In the UNC study, the authors point out that there is “no credible scientific opposition to the fact that a genetically distinct human life begins at conception and that an induced abortion is a death. Yet abortion is not reported as a cause of death in the US vital statistics system.” These mortality patterns, the authors go on to say, have “profound implications for public policy.”

The scathing UNC report shows that if death by abortion by ethnicity were reported as a cause of death in US vital statistics, these would be categorized as follows:

64% of Hispanics die from abortion in America

61% of Blacks die from abortion in America

16% of Whites die from abortion in America

As the authors note, “As a cause of death, we found abortion to be highly consequential, with large racial and ethnic disparities.” And, I would ask, as Americans, how can we truly say we desire racial equality if we willingly turn a blind eye and a callused heart to the ethnic inequality represented in these statistics?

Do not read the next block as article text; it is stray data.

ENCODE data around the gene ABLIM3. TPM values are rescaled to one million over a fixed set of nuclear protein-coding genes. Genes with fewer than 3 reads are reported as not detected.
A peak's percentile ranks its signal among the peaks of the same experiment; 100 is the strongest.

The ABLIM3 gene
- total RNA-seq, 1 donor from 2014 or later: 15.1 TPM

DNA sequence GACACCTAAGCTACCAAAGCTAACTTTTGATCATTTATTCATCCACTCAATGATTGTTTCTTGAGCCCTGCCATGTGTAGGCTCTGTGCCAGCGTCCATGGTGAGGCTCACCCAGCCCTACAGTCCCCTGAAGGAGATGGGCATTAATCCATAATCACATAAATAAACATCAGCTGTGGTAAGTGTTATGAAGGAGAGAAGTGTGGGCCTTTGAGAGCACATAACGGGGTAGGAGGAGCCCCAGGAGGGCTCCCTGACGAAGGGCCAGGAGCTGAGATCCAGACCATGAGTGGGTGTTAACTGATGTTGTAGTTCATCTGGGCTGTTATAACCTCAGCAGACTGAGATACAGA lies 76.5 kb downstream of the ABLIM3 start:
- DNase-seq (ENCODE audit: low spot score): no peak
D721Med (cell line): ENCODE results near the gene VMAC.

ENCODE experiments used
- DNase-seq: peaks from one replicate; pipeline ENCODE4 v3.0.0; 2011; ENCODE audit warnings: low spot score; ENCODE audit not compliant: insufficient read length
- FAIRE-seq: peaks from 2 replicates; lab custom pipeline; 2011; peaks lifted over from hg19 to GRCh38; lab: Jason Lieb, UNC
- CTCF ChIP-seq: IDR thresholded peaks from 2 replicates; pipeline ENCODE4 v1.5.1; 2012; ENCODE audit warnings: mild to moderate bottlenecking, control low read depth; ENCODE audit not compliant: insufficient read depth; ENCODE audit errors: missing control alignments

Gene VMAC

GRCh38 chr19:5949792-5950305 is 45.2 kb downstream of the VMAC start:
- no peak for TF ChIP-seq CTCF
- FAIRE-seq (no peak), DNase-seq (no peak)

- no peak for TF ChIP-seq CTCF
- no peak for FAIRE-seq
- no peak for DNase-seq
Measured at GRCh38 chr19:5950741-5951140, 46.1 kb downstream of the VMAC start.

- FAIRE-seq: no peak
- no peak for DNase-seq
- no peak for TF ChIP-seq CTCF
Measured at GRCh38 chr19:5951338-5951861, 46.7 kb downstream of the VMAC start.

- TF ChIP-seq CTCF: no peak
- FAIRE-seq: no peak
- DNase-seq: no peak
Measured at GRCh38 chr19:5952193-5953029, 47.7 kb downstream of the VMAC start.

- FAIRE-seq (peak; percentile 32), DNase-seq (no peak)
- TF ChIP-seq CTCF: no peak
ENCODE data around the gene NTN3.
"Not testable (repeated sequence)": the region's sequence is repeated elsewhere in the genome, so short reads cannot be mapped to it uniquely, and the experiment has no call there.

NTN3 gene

Abortion is not reported as a cause of death, the report says, because the mainstream medical community does not define “personhood” until birth and this, the UNC report summarizes, is a lie of omission: “The science community is not appropriately engaged in this crucial public health problem…the logical and most cost-effective way to achieve that goal is to formally consider abortion as a reportable death…The exclusion of abortion as a cause of death, in spite of conclusive science to the contrary…may be the ultimate example of science denial.”

Bishop EW Jackson told CNS News that he is deeply disturbed by the CDC data on abortions and that in any other arena of life, that type of disparity “would be considered as proof of racism.”